Narcos: How Medellin got a cultural makeover and left its drug-tarnished past behind

If ever a city had a sense of humour, Medellin does. Stroll around Plaza Botero, where sculptures of well-upholstered women and bulky men loom in their ample glory, and you have to smile. 

They were given to the Colombian city by the country’s favourite sculptor Fernando Botero, who said, “Art should be a place of refuge from the hardness of life,” and they stand in cheerful, defiant contrast to a time when life was impossibly hard. It was here that Pablo Escobar ran his drugs empire and although his malign influence ended in a hail of bullets in 1993, his memory is perpetuated today by Netflix with the release of another series of Narcos, the gripping drama inspired by his life. 

Fernando Botero’s sculptures are a great attraction at Plaza Botero

How far removed that image is from the reality. An audacious regeneration plan has transformed Medellin into a city that seems at ease with itself – open and sociable.

Central to change has been the Museum of Modern Art (MAMM), which was fashioned out of a redundant steel works about 10 years ago and now shows the best of Colombia’s burgeoning contemporary art scene as well as housing a ballet company and a concert hall. At the same time libraries and schools have sprung up; parks and friendly, unthreatening pedestrian streets have opened. A metro was built along the spine of the city and connects with cable cars that rise from the valley into the barrios. The aim was to bring the poorer districts nearer the centre but, with a pass for all public transport costing less than £1 a day, it means parts of the city have been opened up for tourists, too. One barrio, Communa 13, is offering graffiti tours – unimaginable 15 years ago.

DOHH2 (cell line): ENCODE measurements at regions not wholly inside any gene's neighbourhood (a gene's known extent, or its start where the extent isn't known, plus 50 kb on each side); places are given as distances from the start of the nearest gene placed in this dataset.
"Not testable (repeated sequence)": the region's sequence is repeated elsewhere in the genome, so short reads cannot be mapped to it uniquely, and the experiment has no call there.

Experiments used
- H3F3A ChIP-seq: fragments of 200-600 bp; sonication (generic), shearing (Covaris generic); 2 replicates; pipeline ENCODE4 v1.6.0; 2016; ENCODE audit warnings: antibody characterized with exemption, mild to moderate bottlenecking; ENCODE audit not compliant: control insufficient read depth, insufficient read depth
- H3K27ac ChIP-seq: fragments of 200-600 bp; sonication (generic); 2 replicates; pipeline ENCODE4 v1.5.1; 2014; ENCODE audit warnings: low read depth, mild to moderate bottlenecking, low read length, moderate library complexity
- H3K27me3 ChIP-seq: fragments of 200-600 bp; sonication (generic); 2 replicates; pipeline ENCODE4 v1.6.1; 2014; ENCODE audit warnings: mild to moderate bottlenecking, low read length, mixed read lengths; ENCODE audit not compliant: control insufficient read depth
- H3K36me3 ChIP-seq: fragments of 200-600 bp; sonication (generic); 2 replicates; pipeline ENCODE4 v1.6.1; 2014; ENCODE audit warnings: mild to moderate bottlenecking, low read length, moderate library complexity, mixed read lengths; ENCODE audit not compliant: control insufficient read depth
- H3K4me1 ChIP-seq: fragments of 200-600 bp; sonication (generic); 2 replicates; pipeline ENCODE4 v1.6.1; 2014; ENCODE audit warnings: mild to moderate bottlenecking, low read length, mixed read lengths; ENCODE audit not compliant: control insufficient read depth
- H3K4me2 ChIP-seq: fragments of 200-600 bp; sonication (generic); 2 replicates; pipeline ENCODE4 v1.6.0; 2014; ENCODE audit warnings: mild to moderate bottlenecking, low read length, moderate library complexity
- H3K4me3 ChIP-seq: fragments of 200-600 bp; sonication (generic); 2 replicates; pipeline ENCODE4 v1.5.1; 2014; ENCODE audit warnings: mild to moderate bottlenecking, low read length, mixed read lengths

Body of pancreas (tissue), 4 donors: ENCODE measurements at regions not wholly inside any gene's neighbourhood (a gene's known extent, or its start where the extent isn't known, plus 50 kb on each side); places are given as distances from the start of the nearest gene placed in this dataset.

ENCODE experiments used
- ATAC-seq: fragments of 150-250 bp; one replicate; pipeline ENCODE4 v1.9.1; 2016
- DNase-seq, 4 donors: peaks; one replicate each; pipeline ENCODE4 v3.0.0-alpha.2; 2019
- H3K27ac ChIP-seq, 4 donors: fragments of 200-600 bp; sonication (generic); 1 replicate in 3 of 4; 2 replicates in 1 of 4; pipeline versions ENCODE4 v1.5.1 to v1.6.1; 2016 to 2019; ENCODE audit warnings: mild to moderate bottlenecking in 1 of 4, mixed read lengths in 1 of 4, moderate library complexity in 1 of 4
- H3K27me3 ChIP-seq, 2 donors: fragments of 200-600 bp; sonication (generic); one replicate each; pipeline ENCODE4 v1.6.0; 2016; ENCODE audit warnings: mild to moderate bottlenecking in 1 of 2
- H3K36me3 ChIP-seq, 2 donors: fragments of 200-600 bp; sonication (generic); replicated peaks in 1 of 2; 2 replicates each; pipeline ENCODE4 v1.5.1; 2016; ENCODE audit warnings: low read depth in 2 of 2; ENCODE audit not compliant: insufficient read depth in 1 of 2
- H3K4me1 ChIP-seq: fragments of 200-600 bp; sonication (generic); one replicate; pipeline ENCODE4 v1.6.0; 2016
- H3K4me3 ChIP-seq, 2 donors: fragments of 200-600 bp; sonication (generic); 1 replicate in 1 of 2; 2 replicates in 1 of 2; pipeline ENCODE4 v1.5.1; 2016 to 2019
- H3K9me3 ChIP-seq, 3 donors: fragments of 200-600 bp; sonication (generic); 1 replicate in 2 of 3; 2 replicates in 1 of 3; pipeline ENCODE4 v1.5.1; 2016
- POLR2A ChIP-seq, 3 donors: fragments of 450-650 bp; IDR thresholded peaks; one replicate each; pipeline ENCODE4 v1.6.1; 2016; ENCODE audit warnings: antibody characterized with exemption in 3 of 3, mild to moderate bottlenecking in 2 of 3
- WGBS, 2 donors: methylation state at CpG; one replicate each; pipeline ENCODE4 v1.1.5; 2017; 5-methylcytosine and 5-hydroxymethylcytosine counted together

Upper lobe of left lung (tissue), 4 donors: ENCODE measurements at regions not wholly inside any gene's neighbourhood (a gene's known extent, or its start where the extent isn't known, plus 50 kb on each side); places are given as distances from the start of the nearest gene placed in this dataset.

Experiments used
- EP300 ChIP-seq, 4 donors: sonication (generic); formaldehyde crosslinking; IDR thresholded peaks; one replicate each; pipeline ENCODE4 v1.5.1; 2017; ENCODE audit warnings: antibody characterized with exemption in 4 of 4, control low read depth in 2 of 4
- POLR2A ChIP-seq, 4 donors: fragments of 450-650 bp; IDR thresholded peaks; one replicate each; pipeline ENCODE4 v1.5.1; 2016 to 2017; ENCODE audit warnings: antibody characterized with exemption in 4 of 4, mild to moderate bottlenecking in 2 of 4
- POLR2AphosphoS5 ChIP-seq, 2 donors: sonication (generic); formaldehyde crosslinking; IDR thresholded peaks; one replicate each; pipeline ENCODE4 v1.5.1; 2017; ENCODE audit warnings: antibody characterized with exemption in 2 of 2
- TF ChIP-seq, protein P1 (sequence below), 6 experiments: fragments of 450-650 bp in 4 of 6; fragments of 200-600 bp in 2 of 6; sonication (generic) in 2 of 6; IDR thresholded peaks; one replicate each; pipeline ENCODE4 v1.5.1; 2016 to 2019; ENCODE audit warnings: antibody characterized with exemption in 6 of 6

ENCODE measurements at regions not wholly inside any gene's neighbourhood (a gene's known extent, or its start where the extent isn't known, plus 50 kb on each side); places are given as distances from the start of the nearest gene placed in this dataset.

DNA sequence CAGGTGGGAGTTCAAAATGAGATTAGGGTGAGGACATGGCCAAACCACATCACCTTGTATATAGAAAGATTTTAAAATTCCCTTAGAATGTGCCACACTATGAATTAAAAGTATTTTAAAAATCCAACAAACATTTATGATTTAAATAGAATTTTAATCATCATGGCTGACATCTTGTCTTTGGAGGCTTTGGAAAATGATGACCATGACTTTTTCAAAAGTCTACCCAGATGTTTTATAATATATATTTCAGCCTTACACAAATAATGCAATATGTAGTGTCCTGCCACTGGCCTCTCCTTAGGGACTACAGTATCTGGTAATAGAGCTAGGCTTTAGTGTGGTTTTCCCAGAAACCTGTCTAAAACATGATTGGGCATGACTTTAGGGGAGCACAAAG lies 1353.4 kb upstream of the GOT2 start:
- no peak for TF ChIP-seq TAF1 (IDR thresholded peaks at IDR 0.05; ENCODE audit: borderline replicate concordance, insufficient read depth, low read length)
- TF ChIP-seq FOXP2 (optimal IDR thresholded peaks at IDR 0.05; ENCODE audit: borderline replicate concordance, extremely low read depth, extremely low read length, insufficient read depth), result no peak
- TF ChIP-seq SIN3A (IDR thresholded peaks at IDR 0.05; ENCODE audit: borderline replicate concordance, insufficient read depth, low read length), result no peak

The cable car leaves the city behind and sways on over empty countryside for 15 minutes to Parque Arvi, 16,000 hectares of gentle jungle teeming with butterflies and birds. The temperature in Medellin is always spring-like, so this makes a delightful place to stroll or simply relax in one of the many restaurants or around the plethora of food vans.

It is a relief from the city centre’s old quarter, dominated by the rather stolid adobe brick cathedral, which is a hubbub of crowded streets, heaving with vendors selling anything from fruit juice to Sim cards. Only the Botanical Garden with its egrets and iguanas, not to mention an elegant restaurant, the In Situ, provides respite. 

Above all Medellin is a city of festivals. A fashion week in June…

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